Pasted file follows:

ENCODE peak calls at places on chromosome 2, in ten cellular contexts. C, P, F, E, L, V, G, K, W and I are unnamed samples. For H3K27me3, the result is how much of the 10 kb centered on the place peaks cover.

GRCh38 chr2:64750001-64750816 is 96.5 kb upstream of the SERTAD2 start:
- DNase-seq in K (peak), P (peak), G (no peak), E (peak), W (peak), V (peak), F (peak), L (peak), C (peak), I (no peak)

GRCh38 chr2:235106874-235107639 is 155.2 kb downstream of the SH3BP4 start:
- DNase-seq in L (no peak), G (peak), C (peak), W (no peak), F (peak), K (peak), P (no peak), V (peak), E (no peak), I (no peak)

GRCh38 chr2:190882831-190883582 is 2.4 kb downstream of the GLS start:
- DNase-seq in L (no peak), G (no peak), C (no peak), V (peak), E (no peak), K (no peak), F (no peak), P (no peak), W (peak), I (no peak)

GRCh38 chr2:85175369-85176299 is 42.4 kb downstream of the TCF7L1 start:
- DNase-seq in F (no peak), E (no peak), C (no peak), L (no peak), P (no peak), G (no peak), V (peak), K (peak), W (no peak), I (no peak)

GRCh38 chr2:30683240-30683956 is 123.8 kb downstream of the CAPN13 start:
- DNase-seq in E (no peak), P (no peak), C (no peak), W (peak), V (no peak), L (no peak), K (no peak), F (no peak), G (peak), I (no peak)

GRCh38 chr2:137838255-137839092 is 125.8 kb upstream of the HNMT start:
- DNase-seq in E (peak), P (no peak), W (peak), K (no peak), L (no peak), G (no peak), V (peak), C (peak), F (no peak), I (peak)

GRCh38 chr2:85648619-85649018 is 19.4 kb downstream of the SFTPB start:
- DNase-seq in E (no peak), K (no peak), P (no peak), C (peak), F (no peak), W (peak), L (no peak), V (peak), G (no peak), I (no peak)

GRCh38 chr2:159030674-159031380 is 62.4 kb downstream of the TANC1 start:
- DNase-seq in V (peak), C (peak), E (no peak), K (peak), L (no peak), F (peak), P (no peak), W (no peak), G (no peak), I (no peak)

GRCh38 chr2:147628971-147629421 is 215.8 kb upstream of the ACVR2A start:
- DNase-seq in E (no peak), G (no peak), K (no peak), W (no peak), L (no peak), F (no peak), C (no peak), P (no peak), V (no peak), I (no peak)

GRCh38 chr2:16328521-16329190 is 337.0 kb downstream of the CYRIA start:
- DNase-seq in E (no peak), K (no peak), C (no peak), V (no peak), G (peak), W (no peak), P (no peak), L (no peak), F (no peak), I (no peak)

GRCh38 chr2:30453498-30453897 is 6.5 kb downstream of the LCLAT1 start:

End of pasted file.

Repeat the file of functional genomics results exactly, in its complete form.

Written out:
ENCODE peak calls at places on chromosome 2, in ten cellular contexts. C, P, F, E, L, V, G, K, W and I are unnamed samples. For H3K27me3, the result is how much of the 10 kb centered on the place peaks cover.

GRCh38 chr2:64750001-64750816 is 96.5 kb upstream of the SERTAD2 start:
- DNase-seq in K (peak), P (peak), G (no peak), E (peak), W (peak), V (peak), F (peak), L (peak), C (peak), I (no peak)

GRCh38 chr2:235106874-235107639 is 155.2 kb downstream of the SH3BP4 start:
- DNase-seq in L (no peak), G (peak), C (peak), W (no peak), F (peak), K (peak), P (no peak), V (peak), E (no peak), I (no peak)

GRCh38 chr2:190882831-190883582 is 2.4 kb downstream of the GLS start:
- DNase-seq in L (no peak), G (no peak), C (no peak), V (peak), E (no peak), K (no peak), F (no peak), P (no peak), W (peak), I (no peak)

GRCh38 chr2:85175369-85176299 is 42.4 kb downstream of the TCF7L1 start:
- DNase-seq in F (no peak), E (no peak), C (no peak), L (no peak), P (no peak), G (no peak), V (peak), K (peak), W (no peak), I (no peak)

GRCh38 chr2:30683240-30683956 is 123.8 kb downstream of the CAPN13 start:
- DNase-seq in E (no peak), P (no peak), C (no peak), W (peak), V (no peak), L (no peak), K (no peak), F (no peak), G (peak), I (no peak)

GRCh38 chr2:137838255-137839092 is 125.8 kb upstream of the HNMT start:
- DNase-seq in E (peak), P (no peak), W (peak), K (no peak), L (no peak), G (no peak), V (peak), C (peak), F (no peak), I (peak)

GRCh38 chr2:85648619-85649018 is 19.4 kb downstream of the SFTPB start:
- DNase-seq in E (no peak), K (no peak), P (no peak), C (peak), F (no peak), W (peak), L (no peak), V (peak), G (no peak), I (no peak)

GRCh38 chr2:159030674-159031380 is 62.4 kb downstream of the TANC1 start:
- DNase-seq in V (peak), C (peak), E (no peak), K (peak), L (no peak), F (peak), P (no peak), W (no peak), G (no peak), I (no peak)

GRCh38 chr2:147628971-147629421 is 215.8 kb upstream of the ACVR2A start:
- DNase-seq in E (no peak), G (no peak), K (no peak), W (no peak), L (no peak), F (no peak), C (no peak), P (no peak), V (no peak), I (no peak)

GRCh38 chr2:16328521-16329190 is 337.0 kb downstream of the CYRIA start:
- DNase-seq in E (no peak), K (no peak), C (no peak), V (no peak), G (peak), W (no peak), P (no peak), L (no peak), F (no peak), I (no peak)

GRCh38 chr2:30453498-30453897 is 6.5 kb downstream of the LCLAT1 start: